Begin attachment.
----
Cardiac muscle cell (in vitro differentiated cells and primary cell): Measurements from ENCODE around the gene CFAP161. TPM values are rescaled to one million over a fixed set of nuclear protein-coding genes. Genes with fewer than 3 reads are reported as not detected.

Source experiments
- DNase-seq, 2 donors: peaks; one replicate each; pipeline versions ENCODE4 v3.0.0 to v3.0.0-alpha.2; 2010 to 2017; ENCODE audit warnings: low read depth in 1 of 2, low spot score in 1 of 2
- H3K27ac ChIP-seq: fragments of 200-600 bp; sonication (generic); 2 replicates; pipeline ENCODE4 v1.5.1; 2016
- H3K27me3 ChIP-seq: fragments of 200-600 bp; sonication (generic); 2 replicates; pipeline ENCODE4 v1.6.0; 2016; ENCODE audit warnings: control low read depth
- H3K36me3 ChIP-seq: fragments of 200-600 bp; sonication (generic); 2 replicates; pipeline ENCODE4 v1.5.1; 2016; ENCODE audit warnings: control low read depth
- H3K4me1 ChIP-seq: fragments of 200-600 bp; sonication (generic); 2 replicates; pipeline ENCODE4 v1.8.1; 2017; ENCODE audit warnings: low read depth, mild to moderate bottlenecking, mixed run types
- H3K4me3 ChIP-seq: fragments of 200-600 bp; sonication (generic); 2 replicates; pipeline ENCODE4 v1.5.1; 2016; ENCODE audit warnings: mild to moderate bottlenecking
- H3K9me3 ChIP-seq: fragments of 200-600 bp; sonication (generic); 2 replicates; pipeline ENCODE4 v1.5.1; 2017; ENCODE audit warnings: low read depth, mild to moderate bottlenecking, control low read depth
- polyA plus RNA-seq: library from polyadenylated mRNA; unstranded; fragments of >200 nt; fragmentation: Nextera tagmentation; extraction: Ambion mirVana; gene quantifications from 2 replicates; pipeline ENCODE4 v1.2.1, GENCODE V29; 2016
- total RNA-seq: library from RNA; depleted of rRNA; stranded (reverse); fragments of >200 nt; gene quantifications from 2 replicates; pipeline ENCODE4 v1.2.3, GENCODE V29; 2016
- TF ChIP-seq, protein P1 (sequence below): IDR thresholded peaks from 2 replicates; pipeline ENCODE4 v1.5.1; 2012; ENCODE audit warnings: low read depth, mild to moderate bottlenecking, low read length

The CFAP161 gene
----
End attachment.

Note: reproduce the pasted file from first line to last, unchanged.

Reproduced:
Cardiac muscle cell (in vitro differentiated cells and primary cell): Measurements from ENCODE around the gene CFAP161. TPM values are rescaled to one million over a fixed set of nuclear protein-coding genes. Genes with fewer than 3 reads are reported as not detected.

Source experiments
- DNase-seq, 2 donors: peaks; one replicate each; pipeline versions ENCODE4 v3.0.0 to v3.0.0-alpha.2; 2010 to 2017; ENCODE audit warnings: low read depth in 1 of 2, low spot score in 1 of 2
- H3K27ac ChIP-seq: fragments of 200-600 bp; sonication (generic); 2 replicates; pipeline ENCODE4 v1.5.1; 2016
- H3K27me3 ChIP-seq: fragments of 200-600 bp; sonication (generic); 2 replicates; pipeline ENCODE4 v1.6.0; 2016; ENCODE audit warnings: control low read depth
- H3K36me3 ChIP-seq: fragments of 200-600 bp; sonication (generic); 2 replicates; pipeline ENCODE4 v1.5.1; 2016; ENCODE audit warnings: control low read depth
- H3K4me1 ChIP-seq: fragments of 200-600 bp; sonication (generic); 2 replicates; pipeline ENCODE4 v1.8.1; 2017; ENCODE audit warnings: low read depth, mild to moderate bottlenecking, mixed run types
- H3K4me3 ChIP-seq: fragments of 200-600 bp; sonication (generic); 2 replicates; pipeline ENCODE4 v1.5.1; 2016; ENCODE audit warnings: mild to moderate bottlenecking
- H3K9me3 ChIP-seq: fragments of 200-600 bp; sonication (generic); 2 replicates; pipeline ENCODE4 v1.5.1; 2017; ENCODE audit warnings: low read depth, mild to moderate bottlenecking, control low read depth
- polyA plus RNA-seq: library from polyadenylated mRNA; unstranded; fragments of >200 nt; fragmentation: Nextera tagmentation; extraction: Ambion mirVana; gene quantifications from 2 replicates; pipeline ENCODE4 v1.2.1, GENCODE V29; 2016
- total RNA-seq: library from RNA; depleted of rRNA; stranded (reverse); fragments of >200 nt; gene quantifications from 2 replicates; pipeline ENCODE4 v1.2.3, GENCODE V29; 2016
- TF ChIP-seq, protein P1 (sequence below): IDR thresholded peaks from 2 replicates; pipeline ENCODE4 v1.5.1; 2012; ENCODE audit warnings: low read depth, mild to moderate bottlenecking, low read length

The CFAP161 gene